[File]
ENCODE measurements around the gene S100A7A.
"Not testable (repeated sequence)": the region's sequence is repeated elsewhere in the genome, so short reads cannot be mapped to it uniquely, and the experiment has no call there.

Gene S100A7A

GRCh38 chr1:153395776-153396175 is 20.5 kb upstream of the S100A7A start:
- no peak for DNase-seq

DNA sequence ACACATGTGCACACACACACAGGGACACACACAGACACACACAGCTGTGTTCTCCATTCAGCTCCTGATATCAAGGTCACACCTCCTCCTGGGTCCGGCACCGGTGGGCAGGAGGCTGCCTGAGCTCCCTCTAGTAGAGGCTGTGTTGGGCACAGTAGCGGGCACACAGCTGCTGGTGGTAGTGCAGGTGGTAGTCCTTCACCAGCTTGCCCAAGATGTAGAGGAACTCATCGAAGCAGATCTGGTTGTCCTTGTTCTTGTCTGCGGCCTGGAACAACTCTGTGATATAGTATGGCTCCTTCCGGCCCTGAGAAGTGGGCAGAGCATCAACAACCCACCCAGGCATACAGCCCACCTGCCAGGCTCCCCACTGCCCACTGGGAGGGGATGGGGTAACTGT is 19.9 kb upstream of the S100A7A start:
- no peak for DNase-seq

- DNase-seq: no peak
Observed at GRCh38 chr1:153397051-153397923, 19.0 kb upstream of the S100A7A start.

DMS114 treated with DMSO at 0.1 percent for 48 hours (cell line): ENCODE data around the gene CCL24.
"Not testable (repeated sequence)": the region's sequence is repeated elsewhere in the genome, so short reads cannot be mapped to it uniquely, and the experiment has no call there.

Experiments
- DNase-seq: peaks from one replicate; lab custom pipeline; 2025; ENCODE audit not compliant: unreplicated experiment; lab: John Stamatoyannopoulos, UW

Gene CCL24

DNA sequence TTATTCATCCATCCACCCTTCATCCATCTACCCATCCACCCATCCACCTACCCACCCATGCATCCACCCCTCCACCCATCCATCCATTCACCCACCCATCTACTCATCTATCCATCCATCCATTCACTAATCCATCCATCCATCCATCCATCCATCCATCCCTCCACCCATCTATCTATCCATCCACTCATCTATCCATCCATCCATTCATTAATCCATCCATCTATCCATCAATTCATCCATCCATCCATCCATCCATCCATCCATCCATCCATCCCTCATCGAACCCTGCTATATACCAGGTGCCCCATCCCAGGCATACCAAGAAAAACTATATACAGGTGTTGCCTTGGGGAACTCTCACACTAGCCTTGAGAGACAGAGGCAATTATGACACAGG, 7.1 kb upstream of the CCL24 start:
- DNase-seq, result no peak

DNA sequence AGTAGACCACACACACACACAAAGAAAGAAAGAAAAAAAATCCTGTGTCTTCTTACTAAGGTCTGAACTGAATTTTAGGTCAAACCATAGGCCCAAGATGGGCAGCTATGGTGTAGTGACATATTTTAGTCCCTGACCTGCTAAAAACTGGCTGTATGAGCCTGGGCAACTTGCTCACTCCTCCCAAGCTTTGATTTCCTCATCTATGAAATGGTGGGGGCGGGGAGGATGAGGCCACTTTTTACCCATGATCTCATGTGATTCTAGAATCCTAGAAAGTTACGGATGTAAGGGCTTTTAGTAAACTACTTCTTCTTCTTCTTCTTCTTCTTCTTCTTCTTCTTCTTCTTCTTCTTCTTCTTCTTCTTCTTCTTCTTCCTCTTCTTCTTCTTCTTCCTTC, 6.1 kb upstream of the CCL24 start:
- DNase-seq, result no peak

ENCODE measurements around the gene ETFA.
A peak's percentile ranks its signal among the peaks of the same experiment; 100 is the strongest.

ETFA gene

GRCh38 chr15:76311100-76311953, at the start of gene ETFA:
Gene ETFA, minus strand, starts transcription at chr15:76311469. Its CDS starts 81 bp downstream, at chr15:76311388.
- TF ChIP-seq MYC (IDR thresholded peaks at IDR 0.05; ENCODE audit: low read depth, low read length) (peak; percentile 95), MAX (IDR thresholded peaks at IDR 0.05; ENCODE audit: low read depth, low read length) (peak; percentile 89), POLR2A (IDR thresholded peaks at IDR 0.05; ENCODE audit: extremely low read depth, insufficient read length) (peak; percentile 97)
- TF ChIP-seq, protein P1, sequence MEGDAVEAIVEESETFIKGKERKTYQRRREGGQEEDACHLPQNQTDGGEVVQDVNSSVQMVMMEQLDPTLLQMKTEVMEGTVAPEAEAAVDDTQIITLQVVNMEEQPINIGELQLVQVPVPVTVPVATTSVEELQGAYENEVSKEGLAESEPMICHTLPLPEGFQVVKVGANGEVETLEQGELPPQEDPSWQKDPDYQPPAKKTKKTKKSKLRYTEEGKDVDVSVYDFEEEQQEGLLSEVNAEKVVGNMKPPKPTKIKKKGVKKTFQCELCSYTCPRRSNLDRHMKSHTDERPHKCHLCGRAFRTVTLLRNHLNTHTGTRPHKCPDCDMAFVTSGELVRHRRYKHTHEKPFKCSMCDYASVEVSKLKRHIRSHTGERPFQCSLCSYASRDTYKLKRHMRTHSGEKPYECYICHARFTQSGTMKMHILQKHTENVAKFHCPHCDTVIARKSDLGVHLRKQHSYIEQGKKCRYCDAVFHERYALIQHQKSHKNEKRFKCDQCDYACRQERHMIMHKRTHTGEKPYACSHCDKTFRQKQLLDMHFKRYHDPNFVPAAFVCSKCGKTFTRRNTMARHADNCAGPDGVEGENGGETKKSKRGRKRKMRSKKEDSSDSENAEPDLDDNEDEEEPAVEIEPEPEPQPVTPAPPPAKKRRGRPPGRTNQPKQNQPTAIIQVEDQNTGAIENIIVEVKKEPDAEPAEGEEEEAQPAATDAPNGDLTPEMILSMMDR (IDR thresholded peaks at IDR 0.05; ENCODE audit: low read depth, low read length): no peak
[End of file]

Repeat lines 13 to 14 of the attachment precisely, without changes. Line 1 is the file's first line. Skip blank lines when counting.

- DNase-seq: peaks from one replicate; lab custom pipeline; 2025; ENCODE audit not compliant: unreplicated experiment; lab: John Stamatoyannopoulos, UW

Gene CCL24